Shavua tov — a good new week to you.

If you’re interested in Jewish teachings about the solar eclipse, here’s a wonderful compilation of blessings, teachings, and other materials assembled by my friend and colleague Rabbi Riqi Kosovske: Jewish Solar Eclipse Resources.

The new month of Elul begins tomorrow. Four short weeks until Rosh Hashanah: time to shift our inner discernment work into higher gear. If you’d like to buy or borrow a copy of See Me: Elul Poems to enrich your experience of this special month, drop by my office (I’m in on Monday and Friday this week).

Join us on  Shabbat morning at 9:30am for Shabbat morning services led by Rabbi Rachel.

This week we’re reading Shoftim. If you’d like to read some commentaries on this week’s Torah portion, here are a few:

And here are commentaries from the Union for Reform Judaism:  Shoftim at the URJ.

Blessings to all,

Rabbi Rachel

Eat, be satisfied, and bless – a d’var Torah for Eikev

Shabbath-vachalta-vsavata_07-50x402-e1433537246991I was working a few days ago with a friend’s daughter who’s becoming bat mitzvah in a few weeks. I found myself remembering a moment shortly after my own celebration of bat mitzvah.

Faced with the prospect of writing a mountain of thank-you notes. I took up my pretty new stationery and I wrote, “Dear so-and-so, thank you for the gift, love Rachel” over and over and over.

When my mother found out that I hadn’t been personalizing the notes, she made me throw them all out and start again. She insisted that I say what each gift was and why I appreciated it.

And that’s how I learned that one must be specific in a thank-you note. “Thank you for the thing, whatever it was” will not cut it. (Not for my mother, anyway.) Enter this week’s Torah portion, Eikev:

וְאָכַלְתָּ֖ וְשָׂבָ֑עְתָּ וּבֵֽרַכְתָּ֙ אֶת־יָה אֱלֹהֶ֔יךָ עַל־הָאָ֥רֶץ הַטֹּבָ֖ה אֲשֶׁ֥ר נָֽתַן־לָֽךְ

And you shall eat, and you shall be satisfied, and you shall bless YHVH your God for this good land that God has given you.

From this springs the custom of birkat hamazon, the “grace after meals,” also called bentsching. Our tradition teaches us to offer that prayer after any meal at which bread is consumed in a quantity as large as an olive. Even for a bite-sized gift, we’re meant to say thank You.

The traditional birkat hamazon contains four blessings: for the food, for the land, for the holy city of Jerusalem, and for God’s goodness. Those blessings are adorned with an introductory psalm and a series of blessings that call God The Merciful One, plus additions for Shabbat and festivals. This is how our tradition works: a short text is embroidered with additions, and the additions become canon too.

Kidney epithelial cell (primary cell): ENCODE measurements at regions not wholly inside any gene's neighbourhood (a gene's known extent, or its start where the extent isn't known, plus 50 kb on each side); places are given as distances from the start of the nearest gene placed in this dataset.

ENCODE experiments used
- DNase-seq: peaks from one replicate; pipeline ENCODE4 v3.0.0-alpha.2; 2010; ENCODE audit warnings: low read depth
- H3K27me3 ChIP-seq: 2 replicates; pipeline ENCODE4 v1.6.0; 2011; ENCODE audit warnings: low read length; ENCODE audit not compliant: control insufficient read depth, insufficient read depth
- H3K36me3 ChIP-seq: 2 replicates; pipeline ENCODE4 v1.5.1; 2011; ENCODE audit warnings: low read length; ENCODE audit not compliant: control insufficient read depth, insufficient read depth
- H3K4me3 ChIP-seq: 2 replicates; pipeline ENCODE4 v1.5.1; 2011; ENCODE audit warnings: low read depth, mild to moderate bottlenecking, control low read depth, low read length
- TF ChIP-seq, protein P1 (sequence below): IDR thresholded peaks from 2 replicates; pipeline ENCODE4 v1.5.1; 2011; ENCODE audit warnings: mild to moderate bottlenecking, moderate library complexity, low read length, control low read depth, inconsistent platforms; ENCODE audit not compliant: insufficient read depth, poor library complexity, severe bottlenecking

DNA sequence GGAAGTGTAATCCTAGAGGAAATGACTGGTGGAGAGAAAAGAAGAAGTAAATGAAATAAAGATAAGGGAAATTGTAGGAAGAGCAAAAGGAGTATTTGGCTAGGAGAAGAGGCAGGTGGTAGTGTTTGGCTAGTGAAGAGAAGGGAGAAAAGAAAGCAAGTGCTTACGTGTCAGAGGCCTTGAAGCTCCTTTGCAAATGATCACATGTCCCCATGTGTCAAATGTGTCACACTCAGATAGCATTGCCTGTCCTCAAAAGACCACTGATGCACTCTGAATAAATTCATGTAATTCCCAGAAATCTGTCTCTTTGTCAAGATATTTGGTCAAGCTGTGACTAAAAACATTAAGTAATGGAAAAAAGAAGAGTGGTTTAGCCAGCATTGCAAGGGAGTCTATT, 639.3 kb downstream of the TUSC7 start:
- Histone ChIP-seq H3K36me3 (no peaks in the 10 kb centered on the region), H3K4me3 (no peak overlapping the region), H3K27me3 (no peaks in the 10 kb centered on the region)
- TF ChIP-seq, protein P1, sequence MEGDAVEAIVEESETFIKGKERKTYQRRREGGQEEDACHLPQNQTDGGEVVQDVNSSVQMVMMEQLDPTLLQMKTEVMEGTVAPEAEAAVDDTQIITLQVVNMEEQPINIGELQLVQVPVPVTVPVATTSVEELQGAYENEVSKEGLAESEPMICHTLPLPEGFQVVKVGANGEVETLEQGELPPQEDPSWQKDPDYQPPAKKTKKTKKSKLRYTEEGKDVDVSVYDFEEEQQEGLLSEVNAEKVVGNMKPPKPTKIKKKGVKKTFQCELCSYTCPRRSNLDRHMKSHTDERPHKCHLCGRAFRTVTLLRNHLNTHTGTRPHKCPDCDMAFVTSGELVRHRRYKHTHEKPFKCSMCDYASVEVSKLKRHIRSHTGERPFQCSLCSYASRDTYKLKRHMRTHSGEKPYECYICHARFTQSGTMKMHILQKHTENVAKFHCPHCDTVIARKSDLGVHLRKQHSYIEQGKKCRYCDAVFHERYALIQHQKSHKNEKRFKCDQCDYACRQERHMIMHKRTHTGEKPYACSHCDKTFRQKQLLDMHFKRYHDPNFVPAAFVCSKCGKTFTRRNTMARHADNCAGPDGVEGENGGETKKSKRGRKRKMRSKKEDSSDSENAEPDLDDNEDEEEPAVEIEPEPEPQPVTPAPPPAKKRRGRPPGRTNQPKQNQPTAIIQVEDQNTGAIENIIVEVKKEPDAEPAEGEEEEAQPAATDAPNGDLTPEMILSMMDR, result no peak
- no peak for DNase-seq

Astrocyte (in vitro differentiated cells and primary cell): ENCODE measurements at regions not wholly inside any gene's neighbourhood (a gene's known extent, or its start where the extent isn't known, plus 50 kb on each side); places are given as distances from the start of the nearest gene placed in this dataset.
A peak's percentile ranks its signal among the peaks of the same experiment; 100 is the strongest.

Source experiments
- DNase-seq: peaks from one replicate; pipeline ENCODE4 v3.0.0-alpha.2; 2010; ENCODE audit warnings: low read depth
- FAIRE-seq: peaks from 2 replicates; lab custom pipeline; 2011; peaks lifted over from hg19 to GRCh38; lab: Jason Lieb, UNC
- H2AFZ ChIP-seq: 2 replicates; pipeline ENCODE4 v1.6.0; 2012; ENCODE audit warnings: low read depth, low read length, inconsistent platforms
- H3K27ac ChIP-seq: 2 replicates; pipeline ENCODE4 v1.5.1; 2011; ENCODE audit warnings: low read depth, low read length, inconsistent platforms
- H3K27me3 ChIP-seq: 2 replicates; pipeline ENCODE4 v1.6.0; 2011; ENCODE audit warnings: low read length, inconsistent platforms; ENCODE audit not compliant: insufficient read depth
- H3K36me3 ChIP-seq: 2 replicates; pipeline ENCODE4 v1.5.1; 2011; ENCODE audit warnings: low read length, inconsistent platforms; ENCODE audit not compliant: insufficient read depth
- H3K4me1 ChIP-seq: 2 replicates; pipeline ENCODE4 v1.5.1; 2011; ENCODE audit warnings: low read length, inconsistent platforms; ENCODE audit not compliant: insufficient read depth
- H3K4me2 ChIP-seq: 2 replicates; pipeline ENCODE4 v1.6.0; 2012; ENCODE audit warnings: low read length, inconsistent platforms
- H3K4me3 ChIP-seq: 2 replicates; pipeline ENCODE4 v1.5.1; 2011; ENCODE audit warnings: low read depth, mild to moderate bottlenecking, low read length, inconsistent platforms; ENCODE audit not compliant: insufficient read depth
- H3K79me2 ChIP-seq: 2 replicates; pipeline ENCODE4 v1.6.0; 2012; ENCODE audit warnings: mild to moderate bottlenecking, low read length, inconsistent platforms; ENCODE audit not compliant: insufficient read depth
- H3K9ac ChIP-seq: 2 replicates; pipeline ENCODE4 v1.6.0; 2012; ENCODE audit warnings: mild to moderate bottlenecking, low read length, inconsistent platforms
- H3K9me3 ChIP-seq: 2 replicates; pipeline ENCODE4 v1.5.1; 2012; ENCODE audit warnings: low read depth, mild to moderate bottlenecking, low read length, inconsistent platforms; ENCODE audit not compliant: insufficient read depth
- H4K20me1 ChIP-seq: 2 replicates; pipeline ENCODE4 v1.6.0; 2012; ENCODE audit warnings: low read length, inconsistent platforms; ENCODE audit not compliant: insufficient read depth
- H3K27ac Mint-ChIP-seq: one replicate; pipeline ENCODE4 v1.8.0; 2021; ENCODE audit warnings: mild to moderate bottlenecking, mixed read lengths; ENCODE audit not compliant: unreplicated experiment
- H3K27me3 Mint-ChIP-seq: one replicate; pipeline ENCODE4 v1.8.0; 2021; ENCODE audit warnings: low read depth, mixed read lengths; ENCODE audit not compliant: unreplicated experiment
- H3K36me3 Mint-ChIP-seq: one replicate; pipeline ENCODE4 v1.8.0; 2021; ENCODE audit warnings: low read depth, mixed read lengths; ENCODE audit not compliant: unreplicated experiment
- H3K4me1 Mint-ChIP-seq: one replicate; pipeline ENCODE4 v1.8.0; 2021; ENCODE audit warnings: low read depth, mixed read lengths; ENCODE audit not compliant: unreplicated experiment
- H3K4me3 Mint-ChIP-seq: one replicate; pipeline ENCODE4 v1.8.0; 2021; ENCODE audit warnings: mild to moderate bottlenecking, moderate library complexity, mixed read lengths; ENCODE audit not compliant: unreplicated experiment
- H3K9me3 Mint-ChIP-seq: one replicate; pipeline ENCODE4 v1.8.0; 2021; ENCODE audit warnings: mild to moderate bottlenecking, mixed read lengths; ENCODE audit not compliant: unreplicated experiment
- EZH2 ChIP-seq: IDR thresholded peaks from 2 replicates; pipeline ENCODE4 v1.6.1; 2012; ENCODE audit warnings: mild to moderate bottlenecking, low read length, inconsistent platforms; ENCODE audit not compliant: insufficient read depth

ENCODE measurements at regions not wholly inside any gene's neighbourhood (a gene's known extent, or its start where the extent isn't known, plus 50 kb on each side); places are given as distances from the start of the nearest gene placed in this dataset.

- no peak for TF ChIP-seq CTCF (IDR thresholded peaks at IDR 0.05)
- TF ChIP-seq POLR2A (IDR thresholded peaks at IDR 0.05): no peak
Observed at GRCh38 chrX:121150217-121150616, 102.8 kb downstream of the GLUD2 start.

And while it’s easy to roll our eyes at that process of accretion — this is how we wind up with long prayers: because we get attached to the new additions, but we can’t bear to get rid of the original material! — the process often yields liturgy that I truly love singing. And I do love bentsching (singing the birkat hamazon) when I’m lucky enough to gather a table of people who want to sing it with me.

Besides, one could argue that the impulse comes out of the same place as my mother’s decision to make me rewrite all of my thank-you notes. It’s not enough to just say “Hey, thanks for the thing.” If we’re doing it right, we ought to articulate gratitude for the food, and for the land in which the food arises, and for our holy places, and for the goodness of God that leads to the gift of sustenance in the first place.

Then again, it’s often our custom here to sing abbreviated liturgy. This is true in its most concentrated form when we have contemplative services. But most of the time we opt for fewer words and greater connection with those words, rather than singing the full text of what the most liturgical versions of Judaism might prescribe. Most often when we bless after a meal here, we sing brich rachamana:

בּרִיךְ רָחָמַנָה מָלְכַא דְעָלמַע מָרֵי דְהָאי פִתָא.

You are the source of life for all that is and Your blessing flows through me.

(Aramic translation: Blessed is the Merciful One, Sovereign of all worlds, source of this food.)

You have probably heard me say that that blessing originates in Talmud. You may also have heard me say that it’s the shortest possible grace after meals that one can offer — for instance, if one were being chased by robbers and needed to make the prayer quick. This is a popular teaching, though I can’t actually source it! But it shows awareness, in the tradition, that sometimes we can’t manage full-text.